World mourns with Newtown
Updated 7:15 pm, Monday, December 24, 2012
As dozens of TV trucks and hundreds of reporters descended on the woodsy town, at times straining the patience of residents in their darkest hour, people across the country and world endured their own wave of horror, anger, grief and sense of helplessness.
The events that will forever alter Newtown left an uncommon imprint in the hearts and minds of many people watching TV broadcasts and reading news stories.
Hugs for Newtown
Sherrie Read, 46, stared at the TV in horror.
Since getting home from work Dec. 14, the saleswoman for a paper firm in Sanford, N.C., hugged her children -- ages 17, 16 and 13 -- and settled before the TV in a near trance.
Newtown, peaceful and charming, seemed to be enduring all the pain of the world.
Read wanted to wrap her arms around all those parents. She wanted to erase the images she feared would be forever seared into the minds of the kids.
Instead, she felt helpless.
Years ago, in the initial shock of being diagnosed with breast cancer, she felt the uplift afforded by letters sent from family, friends and even strangers.
"They didn't even know me," she said. "And I'm just this little thing. I couldn't believe it."
Friday night she didn't sleep. Saturday morning, she learned the Sandy Hook Volunteer Fire Department, site of breathless reunions and the delivery of the most devastating of news, had been running its annual Christmas tree sale: Balsam firs $45 to $70; Fraser firs $55 to $60.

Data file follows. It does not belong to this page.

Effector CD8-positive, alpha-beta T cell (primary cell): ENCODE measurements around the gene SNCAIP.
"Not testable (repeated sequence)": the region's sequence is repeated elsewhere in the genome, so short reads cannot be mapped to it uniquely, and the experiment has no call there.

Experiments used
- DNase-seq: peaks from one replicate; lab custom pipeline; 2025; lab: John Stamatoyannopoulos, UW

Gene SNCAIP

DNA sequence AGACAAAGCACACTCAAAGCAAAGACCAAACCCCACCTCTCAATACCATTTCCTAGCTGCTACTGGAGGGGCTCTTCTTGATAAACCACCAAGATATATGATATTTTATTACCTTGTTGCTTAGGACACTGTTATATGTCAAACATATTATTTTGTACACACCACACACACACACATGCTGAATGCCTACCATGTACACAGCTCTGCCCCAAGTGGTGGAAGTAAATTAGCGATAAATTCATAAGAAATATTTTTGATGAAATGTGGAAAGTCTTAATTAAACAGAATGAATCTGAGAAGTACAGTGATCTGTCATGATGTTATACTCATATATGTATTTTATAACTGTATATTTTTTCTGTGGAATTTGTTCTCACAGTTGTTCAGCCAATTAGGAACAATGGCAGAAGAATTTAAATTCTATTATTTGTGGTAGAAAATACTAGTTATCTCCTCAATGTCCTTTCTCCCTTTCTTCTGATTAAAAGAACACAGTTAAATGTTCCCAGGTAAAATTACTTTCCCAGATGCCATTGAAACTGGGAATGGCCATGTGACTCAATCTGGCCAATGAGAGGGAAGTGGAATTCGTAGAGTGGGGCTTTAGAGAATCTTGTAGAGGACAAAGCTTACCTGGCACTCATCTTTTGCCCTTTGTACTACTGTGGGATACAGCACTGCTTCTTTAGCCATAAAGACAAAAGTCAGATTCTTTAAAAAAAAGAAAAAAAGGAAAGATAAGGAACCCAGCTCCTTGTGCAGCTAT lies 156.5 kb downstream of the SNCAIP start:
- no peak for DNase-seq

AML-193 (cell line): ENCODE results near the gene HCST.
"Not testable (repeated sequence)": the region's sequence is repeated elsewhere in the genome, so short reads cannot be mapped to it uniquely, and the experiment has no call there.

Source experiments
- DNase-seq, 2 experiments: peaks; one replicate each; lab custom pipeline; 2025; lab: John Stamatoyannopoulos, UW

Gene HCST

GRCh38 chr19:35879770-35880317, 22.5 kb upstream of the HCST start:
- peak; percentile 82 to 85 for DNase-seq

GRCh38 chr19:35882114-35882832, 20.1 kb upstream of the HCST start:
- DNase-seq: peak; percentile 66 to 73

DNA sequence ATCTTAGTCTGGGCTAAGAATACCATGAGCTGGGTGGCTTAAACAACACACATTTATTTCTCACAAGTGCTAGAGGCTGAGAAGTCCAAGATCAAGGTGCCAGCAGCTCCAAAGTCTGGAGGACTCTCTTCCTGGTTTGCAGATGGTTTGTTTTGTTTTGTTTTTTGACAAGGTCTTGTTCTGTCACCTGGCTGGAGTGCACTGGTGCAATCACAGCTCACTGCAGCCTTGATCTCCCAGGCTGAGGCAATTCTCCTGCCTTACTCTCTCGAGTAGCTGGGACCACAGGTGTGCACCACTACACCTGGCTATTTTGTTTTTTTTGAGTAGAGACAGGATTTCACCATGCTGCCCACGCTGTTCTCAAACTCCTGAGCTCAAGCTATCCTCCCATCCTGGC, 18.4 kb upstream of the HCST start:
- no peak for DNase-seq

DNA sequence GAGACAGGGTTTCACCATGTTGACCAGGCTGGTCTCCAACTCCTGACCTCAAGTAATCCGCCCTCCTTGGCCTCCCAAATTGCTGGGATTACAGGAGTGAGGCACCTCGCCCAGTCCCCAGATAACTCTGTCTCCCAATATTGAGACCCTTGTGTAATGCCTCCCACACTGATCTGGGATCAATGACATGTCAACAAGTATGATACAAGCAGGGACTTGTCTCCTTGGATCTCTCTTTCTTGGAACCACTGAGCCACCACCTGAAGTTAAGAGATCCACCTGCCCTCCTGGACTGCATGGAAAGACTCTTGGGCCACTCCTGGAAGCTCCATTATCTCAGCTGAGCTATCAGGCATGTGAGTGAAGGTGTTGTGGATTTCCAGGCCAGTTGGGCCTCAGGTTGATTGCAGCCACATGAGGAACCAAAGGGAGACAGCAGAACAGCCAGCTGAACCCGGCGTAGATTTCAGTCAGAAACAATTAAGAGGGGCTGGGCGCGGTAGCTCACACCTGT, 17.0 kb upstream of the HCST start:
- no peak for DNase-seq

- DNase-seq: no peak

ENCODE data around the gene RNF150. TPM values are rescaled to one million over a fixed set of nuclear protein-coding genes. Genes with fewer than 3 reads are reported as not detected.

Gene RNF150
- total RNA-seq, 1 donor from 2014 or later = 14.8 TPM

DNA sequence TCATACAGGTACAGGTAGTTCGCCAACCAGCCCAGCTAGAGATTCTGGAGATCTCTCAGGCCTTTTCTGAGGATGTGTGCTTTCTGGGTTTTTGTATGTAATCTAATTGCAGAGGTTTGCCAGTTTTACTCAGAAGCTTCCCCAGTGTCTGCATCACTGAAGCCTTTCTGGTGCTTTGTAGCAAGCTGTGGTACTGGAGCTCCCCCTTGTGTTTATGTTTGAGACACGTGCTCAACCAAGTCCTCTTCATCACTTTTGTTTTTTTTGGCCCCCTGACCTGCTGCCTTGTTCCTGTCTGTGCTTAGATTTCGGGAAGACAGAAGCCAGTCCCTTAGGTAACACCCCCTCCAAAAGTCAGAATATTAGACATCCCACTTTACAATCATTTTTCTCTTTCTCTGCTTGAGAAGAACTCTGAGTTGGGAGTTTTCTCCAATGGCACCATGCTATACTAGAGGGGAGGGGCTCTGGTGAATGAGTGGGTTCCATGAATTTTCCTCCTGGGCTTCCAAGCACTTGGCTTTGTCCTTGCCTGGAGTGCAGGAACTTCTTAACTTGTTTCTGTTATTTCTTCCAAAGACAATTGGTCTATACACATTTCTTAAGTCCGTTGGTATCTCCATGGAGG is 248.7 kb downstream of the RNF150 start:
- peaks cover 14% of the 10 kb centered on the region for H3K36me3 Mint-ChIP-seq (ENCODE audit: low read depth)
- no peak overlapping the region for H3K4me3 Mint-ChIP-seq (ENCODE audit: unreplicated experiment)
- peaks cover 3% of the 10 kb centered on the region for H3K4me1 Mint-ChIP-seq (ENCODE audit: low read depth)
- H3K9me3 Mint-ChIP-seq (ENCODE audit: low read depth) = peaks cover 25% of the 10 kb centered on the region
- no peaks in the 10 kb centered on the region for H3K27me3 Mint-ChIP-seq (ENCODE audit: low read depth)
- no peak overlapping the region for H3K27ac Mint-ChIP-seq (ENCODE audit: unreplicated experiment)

She made a phone call. Someone hundreds of miles away, she learned, had already bought two.
She wanted to hug the community.
"How many trees do you want?" a woman asked.
"The rest of them," she said. "Twenty-four."
A story like no other
Moritz Koch, 34, thought he was done for the day.
A reporter for the Süddeutsche Zeitung, one of the big daily newspapers in Germany, he generally gets up in his Brooklyn apartment early enough to write his stories before his 10 a.m. deadline -- 4 p.m. in Munich.
By 9:30 a.m. Friday, he was brainstorming stories for the upcoming holidays. Then his wife told him what happened.